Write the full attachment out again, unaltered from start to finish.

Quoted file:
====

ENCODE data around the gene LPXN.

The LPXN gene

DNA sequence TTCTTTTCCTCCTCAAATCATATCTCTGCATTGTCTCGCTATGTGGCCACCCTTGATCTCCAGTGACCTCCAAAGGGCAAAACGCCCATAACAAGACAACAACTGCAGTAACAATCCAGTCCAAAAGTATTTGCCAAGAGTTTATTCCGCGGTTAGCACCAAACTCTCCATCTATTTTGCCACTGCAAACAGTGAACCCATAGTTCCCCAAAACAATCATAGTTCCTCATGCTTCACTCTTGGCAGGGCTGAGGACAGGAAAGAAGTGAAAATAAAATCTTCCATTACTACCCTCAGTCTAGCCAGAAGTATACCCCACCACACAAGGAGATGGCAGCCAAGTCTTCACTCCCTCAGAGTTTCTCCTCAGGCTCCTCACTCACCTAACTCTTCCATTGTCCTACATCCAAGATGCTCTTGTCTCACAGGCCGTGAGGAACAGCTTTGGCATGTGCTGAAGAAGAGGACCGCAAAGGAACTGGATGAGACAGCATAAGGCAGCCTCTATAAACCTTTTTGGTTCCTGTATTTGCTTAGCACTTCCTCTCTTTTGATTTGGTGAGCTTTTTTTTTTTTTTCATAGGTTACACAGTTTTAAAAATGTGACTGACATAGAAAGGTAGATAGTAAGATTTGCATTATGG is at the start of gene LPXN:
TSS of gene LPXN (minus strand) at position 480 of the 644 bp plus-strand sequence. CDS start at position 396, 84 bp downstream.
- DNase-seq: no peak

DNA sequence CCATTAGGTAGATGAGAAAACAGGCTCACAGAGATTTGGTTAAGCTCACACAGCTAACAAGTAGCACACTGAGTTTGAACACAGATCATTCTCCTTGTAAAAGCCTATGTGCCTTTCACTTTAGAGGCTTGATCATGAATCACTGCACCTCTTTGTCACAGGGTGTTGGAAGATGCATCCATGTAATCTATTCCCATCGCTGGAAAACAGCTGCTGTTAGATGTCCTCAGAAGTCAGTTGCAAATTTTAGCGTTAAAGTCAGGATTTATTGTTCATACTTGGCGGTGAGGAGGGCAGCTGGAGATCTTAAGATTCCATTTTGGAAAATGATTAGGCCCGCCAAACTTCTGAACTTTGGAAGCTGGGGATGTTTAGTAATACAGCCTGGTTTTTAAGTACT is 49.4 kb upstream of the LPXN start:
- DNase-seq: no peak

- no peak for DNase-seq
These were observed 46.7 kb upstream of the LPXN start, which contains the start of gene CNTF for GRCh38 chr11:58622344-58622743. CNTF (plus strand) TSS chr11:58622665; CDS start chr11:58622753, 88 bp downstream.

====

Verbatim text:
ENCODE data around the gene LPXN.

The LPXN gene

DNA sequence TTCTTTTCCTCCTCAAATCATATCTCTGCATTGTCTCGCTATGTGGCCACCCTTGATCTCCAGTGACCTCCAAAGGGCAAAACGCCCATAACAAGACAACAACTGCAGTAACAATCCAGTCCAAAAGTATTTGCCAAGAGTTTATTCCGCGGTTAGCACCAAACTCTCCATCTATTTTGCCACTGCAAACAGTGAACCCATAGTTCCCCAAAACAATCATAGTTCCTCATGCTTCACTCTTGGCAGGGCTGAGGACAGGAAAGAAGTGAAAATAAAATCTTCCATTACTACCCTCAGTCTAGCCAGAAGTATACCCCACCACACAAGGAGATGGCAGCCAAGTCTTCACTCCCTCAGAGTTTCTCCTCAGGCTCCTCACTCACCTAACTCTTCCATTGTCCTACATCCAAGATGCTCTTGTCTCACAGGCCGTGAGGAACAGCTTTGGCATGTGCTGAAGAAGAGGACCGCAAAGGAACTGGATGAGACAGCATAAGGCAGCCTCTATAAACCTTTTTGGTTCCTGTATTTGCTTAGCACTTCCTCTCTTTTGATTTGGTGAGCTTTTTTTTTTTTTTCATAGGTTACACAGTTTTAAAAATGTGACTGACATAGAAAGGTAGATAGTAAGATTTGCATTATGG is at the start of gene LPXN:
TSS of gene LPXN (minus strand) at position 480 of the 644 bp plus-strand sequence. CDS start at position 396, 84 bp downstream.
- DNase-seq: no peak

DNA sequence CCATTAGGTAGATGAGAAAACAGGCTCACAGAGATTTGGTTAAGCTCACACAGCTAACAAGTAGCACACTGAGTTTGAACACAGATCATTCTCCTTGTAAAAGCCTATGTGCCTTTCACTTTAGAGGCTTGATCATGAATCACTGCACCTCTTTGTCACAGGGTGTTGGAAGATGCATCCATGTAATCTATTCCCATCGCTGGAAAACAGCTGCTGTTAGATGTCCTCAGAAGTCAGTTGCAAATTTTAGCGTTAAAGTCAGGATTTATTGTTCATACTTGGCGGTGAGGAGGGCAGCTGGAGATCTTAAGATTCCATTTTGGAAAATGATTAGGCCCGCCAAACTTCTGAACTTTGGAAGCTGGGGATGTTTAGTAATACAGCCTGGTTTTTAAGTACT is 49.4 kb upstream of the LPXN start:
- DNase-seq: no peak

- no peak for DNase-seq
These were observed 46.7 kb upstream of the LPXN start, which contains the start of gene CNTF for GRCh38 chr11:58622344-58622743. CNTF (plus strand) TSS chr11:58622665; CDS start chr11:58622753, 88 bp downstream.